• Mercy M Hass 3:07 am on 2015-03-22 Permalink | Reply

          Hey Johnny! Thanks for your reply! Spurred by your answer, I was listening this morning to a sermon by a man I respect, John Piper. http://www.desiringgod.org/sermons/what-is-baptism-and-how-important-is-it#full-audio
          Among other things, he makes the analogy that baptism is like the rings in a marriage. It’s a “sealing of the deal,” if you will, a public expression of something that happens between you two and God. He concluded that baptism is a very important expression, for a Believer, but does not exclude them from being a Believer if they’re not baptized. Based on everything Piper says in this sermon, and my own experience and study, I’m going to agree with his position. I know people, even close friends and strong believers, who would disagree with me on this. But one thing I like about Christians is that, while disagreeing, we can still live in fellowship. 🙂 I know that I was saved when I put my faith and trust in Jesus Christ, even though I wasn’t baptized until years later. God’s presence was there, and His Spirit filled me. I was a super-thoughtful, depressed kid trying to figure out the meaning of life, and when God presented Himself to me, I took Him and have known Him from that point on. At the right time, God put me under the conviction that I should make this public expression of faith, and I did. But I don’t count the beginning of my faith to be my baptism.
          I like the analogy of a marriage that Piper makes in this message, though. The exchanging of rings is a public declaration that you are married. But those rings aren’t what makes you married. If someone got married and made vows before God, but didn’t exchange rings, they are still married. Rings are important, it’s really important to make the public declaration. But if you haven’t, that doesn’t make you less married.
          It’s not a foolproof analogy, ha ha, but it struck a chord with me. 🙂 To sum it up, I do believe baptism is important, but it can be an important step in obedience, but NOT necessarily essential to salvation. 🙂

        • RichardS 12:05 am on 2015-03-23 Permalink | Reply

          Since the “thief on the cross” was saved before the new covenant had taken effect it doesn’t make any difference if he was baptized or not. According to Acts 19:3-5, the baptism of John the Baptist would not have been valid after the church was established.

      • Eugene Adkins 4:07 am on 2015-03-23 Permalink | Reply


        I would encourage you to realize that the scriptures never make the analogy that Mr. Piper does pertaining to baptism only being the sealing of the deal in a covenant already agreed upon, particularly in comparison to a marriage, and therefore encouraged but unnecessary to the relationship. On top of that, I would point out that the Bible teaches that one is sealed with the Holy Spirit after our submission to God through baptism – not before (Acts 2:38).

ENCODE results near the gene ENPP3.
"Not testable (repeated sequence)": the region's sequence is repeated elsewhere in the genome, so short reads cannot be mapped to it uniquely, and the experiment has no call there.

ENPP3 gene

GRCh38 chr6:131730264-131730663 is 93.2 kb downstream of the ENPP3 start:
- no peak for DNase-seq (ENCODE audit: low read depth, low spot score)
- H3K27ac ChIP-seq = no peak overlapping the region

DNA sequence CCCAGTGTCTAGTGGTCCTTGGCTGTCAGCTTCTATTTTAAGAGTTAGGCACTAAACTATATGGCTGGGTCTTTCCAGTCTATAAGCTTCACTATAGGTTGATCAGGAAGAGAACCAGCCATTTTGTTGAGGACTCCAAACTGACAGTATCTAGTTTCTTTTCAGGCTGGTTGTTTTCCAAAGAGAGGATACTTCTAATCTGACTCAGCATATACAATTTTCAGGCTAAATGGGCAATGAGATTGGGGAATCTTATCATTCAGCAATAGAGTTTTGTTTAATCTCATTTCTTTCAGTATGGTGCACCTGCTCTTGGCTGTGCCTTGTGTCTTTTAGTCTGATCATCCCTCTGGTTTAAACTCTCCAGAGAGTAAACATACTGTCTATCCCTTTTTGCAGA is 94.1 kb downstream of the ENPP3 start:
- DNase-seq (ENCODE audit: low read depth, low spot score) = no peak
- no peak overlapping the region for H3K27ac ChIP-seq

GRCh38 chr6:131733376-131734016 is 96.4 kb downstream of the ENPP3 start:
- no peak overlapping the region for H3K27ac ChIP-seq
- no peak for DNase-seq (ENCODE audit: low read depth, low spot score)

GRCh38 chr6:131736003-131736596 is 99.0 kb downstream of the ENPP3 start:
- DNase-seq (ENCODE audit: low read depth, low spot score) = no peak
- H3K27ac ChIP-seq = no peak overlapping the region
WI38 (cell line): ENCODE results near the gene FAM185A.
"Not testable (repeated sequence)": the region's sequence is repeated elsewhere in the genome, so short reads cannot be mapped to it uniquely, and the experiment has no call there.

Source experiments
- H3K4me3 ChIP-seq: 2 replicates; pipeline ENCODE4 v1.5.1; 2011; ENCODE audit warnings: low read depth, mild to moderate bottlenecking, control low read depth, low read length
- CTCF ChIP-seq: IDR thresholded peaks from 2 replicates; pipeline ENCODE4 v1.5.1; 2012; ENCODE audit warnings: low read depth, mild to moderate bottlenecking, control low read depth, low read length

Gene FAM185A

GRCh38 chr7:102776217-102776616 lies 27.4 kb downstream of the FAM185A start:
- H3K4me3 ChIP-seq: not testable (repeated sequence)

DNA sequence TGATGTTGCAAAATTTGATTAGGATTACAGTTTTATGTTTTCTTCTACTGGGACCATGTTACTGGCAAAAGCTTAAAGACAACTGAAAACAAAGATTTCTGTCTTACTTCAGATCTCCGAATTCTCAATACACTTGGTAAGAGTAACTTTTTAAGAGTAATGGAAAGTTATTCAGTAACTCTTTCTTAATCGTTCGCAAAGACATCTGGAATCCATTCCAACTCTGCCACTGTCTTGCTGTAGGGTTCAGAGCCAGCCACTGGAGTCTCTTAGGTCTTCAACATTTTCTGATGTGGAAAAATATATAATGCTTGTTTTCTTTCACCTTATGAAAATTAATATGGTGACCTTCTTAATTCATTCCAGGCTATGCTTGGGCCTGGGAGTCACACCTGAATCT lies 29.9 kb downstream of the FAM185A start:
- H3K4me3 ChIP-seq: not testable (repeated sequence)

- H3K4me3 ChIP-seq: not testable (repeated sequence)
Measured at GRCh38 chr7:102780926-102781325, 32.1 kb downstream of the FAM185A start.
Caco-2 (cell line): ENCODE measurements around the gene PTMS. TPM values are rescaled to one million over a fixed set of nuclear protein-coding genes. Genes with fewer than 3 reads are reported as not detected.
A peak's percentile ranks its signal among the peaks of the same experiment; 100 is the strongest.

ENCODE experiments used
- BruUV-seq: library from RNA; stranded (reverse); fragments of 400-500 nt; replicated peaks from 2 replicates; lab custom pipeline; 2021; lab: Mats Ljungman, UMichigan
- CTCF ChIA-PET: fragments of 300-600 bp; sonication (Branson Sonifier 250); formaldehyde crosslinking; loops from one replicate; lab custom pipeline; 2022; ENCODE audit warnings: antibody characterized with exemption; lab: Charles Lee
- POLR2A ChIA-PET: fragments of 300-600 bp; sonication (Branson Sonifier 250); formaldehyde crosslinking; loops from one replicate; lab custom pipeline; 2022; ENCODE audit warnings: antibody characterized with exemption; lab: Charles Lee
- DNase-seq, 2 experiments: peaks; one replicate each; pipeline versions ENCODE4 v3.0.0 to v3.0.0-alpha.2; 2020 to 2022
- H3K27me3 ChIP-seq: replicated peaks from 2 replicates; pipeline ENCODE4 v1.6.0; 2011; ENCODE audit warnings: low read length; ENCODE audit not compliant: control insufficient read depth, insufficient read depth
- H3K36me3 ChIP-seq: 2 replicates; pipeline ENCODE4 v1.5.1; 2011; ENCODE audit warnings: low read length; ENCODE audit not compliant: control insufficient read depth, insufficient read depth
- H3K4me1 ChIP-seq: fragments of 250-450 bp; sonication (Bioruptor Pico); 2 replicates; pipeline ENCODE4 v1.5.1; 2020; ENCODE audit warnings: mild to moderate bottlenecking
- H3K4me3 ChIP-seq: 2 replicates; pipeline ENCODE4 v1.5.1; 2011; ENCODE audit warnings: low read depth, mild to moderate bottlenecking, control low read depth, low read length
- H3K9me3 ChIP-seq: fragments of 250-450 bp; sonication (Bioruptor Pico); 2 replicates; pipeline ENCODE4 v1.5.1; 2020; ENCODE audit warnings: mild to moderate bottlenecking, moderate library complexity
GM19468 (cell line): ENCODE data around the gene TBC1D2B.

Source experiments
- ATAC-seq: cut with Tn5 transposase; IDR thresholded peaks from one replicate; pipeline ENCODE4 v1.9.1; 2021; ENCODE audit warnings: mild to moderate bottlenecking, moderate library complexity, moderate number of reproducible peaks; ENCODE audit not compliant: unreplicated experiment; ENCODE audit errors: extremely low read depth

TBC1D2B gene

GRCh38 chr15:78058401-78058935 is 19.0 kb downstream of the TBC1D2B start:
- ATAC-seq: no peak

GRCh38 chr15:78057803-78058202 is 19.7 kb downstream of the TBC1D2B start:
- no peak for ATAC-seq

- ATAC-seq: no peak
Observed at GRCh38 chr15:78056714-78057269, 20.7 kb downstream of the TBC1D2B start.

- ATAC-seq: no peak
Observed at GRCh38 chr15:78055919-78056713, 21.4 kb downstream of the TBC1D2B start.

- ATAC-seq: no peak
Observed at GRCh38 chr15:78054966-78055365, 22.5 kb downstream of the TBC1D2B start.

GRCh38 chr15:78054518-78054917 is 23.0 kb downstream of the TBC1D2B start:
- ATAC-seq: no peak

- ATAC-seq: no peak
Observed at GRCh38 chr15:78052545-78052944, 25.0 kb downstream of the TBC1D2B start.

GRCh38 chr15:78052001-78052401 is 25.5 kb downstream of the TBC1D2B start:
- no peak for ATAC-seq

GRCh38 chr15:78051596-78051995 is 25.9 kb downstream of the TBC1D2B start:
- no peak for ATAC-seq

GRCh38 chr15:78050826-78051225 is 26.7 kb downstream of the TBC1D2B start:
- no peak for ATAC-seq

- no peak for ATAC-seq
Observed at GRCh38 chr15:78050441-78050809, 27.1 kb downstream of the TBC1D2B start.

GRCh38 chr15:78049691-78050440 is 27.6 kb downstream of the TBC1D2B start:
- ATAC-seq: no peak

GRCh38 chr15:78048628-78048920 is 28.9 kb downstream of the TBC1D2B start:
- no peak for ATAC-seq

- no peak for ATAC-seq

Salvation is enjoyed when we agree to God’s terms of the covenant that he offers (which places baptism before salvation – Mark 16:16) and not through any other “vow” that we make which may be contrary to his will. Keep in mind that analogies aren’t needed when plain scripture has spoken (Acts 22:16; Revelation 1:5; Galatians 3:26-27; 2 Corinthians 5:17).

        God bless as you study his word.

        • Mercy McCulloch Hasselblad 7:16 am on 2015-03-23 Permalink | Reply

          Thanks for the detailed response! I do think baptism is important, I just don’t believe, based on a plain reading of the Word, that you’ll go to hell if you put your faith in Jesus, yet we’re not baptised. There’s too many other verses that simply say, in essence, if you put your faith in Christ, you will be saved (Jn 1:12, Jn 3:16, Jn 3:36, Jn 5:24, Jn 20:31, Rms 10:9, Rms 10:13, Acts 2:21, Acts 16:31, 1 Jn 1:9, 1 Jn 5:11-13, etc.). Now, one point I’m not sure about is if you have to be baptised in order to be filled with the Holy Spirit. But I don’t think it says anywhere. 🙂 Again, I agree that baptism is important, but I don’t think it’s an issue of salvation, based on the fact that so many verses talk about salvation, and the ones that talk about baptism don’t seem to make salvation conditional upon that. 🙂

          • Eugene Adkins 9:06 am on 2015-03-23 Permalink | Reply

            Let me ask you more question(s) to help you understand that when the Bible talks about necessary faith it’s not talking about faith alone:

            1) Does a person have to repent to be saved? (refer to Acts 17:30 and Luke 13:1-5) If your answer is yes, and I hope it is, then does it mean repentance is not necessary to be saved because Paul didn’t say anything about repentance in Ephesians 2:8-9?

            2) Must a person call upon the name of the Lord to be saved? (refer to Romans 10:13 and 1 Corinthians 1:2) If your answer is yes, and I hope it is, then does it mean calling upon the name is not necessary to be saved because all you have to do is believe according to the other scripture references you gave, save the Romans 10:13 reference. The reason I ask this one is because I believe you may have failed to notice that “calling upon the name of the Lord” is not the same as belief. All you have to do is look at Romans 10:14 to see that a person must believe then they can “call upon the Lord” (see Acts 22:16 for an example of calling upon the name of the Lord – something that is necessary for salvation according to the very scripture list that you provided, but also something that is separate from belief according to Paul himself in 10:14).